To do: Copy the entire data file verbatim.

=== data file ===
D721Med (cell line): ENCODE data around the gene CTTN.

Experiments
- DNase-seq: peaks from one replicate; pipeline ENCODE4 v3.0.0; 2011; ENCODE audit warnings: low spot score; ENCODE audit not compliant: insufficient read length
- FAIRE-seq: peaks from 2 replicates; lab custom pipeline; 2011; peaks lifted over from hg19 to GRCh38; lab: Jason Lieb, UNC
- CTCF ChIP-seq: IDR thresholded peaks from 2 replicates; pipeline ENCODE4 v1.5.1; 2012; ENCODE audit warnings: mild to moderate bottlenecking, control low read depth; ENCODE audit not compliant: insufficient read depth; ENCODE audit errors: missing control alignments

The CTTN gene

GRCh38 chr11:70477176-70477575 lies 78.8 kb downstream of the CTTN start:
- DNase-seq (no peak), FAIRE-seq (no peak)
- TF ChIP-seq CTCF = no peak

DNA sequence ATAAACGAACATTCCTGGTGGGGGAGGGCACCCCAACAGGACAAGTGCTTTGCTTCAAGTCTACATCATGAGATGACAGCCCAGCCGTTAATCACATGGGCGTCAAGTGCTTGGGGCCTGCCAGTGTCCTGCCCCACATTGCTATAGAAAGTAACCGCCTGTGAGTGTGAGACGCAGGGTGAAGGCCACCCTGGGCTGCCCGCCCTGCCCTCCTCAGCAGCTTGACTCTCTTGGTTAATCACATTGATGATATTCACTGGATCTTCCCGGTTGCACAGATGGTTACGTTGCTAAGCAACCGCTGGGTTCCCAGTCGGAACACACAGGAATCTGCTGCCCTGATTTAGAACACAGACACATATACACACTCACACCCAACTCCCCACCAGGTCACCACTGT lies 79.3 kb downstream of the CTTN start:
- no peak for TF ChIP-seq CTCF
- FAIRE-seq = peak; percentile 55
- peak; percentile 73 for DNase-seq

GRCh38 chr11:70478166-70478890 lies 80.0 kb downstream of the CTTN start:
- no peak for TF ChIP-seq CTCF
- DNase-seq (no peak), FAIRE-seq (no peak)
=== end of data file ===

D721Med (cell line): ENCODE data around the gene CTTN.

Experiments
- DNase-seq: peaks from one replicate; pipeline ENCODE4 v3.0.0; 2011; ENCODE audit warnings: low spot score; ENCODE audit not compliant: insufficient read length
- FAIRE-seq: peaks from 2 replicates; lab custom pipeline; 2011; peaks lifted over from hg19 to GRCh38; lab: Jason Lieb, UNC
- CTCF ChIP-seq: IDR thresholded peaks from 2 replicates; pipeline ENCODE4 v1.5.1; 2012; ENCODE audit warnings: mild to moderate bottlenecking, control low read depth; ENCODE audit not compliant: insufficient read depth; ENCODE audit errors: missing control alignments

The CTTN gene

GRCh38 chr11:70477176-70477575 lies 78.8 kb downstream of the CTTN start:
- DNase-seq (no peak), FAIRE-seq (no peak)
- TF ChIP-seq CTCF = no peak

DNA sequence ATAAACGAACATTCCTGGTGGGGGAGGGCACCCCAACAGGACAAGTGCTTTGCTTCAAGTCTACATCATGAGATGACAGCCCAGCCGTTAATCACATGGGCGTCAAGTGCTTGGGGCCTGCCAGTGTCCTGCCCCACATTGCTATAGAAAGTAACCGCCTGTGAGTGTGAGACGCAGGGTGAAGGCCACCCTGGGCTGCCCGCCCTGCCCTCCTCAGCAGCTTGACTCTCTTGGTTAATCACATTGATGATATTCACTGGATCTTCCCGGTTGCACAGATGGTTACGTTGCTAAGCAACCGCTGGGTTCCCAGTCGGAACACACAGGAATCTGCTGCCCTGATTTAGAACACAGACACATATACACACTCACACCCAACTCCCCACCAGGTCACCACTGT lies 79.3 kb downstream of the CTTN start:
- no peak for TF ChIP-seq CTCF
- FAIRE-seq = peak; percentile 55
- peak; percentile 73 for DNase-seq

GRCh38 chr11:70478166-70478890 lies 80.0 kb downstream of the CTTN start:
- no peak for TF ChIP-seq CTCF
- DNase-seq (no peak), FAIRE-seq (no peak)